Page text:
Belmont, MA: The long-term use of cannabis provides sustained improvements in patients suffering from chronic pain conditions, according to longitudinal data published in the journal Experimental and Clinical Psychopharmacology.
A team of investigators affiliated with Harvard Medical School and McLean Hospital in Boston evaluated the use of cannabis in chronic pain patients over a six-month period. Most participants in the study suffered from either musculoskeletal pain or neuropathy.
Researchers reported: “Relative to baseline, following 3 and 6 months of treatment, MC [medical cannabis] patients exhibited improvements in pain which were accompanied by improved sleep, mood, anxiety, and quality of life. … Reduced pain was associated with improvements in aspects of mood and anxiety.”
Authors also acknowledged that many subjects reduced their use of opioids over the trial period, though not to a degree that reached statistical significance. They concluded, “[These] findings are promising, as they underscore previous survey studies also reporting the reduced use of conventional medications, specifically opioids, following the initiation of MC treatment.”
Additionally, researchers reported that patients with similar pain conditions who did not initiate medical cannabis therapy over the study period “did not reveal a similar pattern of improvement as the MC patients on measures of pain or clinical measures between baseline and follow-up.”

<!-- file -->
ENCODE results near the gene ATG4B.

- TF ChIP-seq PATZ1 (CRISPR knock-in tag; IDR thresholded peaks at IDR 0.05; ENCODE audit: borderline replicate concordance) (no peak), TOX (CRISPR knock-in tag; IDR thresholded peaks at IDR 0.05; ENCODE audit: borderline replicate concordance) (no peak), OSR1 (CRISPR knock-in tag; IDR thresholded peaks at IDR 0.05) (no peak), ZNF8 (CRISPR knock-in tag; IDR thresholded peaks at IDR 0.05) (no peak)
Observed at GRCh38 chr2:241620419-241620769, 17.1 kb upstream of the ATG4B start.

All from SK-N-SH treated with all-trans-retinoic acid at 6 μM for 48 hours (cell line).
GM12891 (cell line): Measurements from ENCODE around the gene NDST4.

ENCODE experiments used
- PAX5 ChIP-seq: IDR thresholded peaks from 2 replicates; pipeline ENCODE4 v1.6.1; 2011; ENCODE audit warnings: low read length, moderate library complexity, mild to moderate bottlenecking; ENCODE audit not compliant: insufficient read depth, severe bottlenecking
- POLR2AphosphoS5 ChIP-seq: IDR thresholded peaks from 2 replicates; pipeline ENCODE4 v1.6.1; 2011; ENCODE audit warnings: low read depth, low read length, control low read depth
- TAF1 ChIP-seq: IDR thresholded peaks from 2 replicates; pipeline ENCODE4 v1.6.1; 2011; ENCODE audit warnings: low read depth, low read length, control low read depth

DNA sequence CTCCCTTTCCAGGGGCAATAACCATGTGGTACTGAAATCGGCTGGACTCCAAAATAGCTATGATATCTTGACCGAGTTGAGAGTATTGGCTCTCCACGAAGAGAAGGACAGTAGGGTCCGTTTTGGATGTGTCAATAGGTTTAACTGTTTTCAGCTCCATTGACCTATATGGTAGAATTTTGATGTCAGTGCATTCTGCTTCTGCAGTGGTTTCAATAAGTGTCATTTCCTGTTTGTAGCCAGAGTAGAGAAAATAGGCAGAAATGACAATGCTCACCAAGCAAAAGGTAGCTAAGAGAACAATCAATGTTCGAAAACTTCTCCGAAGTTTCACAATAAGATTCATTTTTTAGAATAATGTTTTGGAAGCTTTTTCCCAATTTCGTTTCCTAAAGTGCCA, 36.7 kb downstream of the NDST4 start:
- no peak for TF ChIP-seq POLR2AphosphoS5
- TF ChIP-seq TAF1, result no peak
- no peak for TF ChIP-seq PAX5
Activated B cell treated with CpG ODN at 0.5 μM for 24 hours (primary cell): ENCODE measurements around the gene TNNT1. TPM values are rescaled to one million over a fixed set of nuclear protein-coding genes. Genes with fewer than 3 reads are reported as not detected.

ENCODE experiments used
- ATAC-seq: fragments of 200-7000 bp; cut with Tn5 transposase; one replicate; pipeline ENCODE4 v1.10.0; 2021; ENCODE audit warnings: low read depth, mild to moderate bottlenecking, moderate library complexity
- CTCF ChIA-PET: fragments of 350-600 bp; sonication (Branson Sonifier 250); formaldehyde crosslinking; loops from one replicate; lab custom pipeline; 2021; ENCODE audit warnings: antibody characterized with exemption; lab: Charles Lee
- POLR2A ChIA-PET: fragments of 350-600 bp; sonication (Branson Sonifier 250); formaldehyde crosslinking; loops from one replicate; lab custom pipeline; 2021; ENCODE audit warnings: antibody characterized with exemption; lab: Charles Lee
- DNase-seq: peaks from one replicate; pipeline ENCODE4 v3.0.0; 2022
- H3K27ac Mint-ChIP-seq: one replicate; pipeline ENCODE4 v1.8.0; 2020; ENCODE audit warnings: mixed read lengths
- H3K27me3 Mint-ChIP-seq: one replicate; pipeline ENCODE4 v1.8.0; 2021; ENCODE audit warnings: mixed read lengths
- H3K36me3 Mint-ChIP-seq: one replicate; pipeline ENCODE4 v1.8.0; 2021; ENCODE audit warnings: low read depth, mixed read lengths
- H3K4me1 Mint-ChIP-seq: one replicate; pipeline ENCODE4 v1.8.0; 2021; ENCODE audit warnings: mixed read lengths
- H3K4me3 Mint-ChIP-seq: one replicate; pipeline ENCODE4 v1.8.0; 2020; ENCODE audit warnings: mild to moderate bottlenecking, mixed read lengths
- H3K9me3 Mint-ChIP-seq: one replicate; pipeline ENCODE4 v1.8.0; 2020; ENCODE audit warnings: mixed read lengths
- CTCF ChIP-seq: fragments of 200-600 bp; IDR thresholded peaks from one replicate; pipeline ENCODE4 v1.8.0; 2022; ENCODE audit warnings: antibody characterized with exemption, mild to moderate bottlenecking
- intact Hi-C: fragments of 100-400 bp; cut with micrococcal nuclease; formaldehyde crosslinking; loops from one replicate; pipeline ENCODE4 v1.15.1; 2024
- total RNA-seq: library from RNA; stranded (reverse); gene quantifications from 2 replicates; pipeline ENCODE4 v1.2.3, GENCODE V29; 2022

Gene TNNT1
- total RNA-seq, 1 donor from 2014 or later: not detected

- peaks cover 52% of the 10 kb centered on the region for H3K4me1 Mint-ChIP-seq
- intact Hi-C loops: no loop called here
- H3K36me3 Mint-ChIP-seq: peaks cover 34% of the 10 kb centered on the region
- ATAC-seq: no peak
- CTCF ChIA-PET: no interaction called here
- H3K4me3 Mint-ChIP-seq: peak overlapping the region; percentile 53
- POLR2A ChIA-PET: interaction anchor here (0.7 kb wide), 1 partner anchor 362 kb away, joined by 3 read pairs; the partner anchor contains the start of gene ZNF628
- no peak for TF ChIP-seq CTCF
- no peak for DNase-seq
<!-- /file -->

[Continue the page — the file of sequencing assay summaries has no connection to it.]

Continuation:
Authors concluded: “Findings suggest that MC may be an effective adjunctive therapeutic strategy for chronic pain and related symptoms for at least a subset of patients. Future studies are needed to gather data which could ultimately help physicians make specific recommendations regarding MC treatment regimens optimized for pain relief.”
Patients in the United States seeking medical cannabis recommendations are most likely to report suffering from chronic pain, according to an analysis published in February in the Journal of Cannabis Research.
Full text of the study, “No pain, all gain? Interim analysis from a longitudinal, observational study examining the impact of medical cannabis treatment on chronic pain and related symptoms,” appears in Experimental and Clinical Psychopharmacology. Additional information regarding cannabinoids and chronic pain is available from NORML.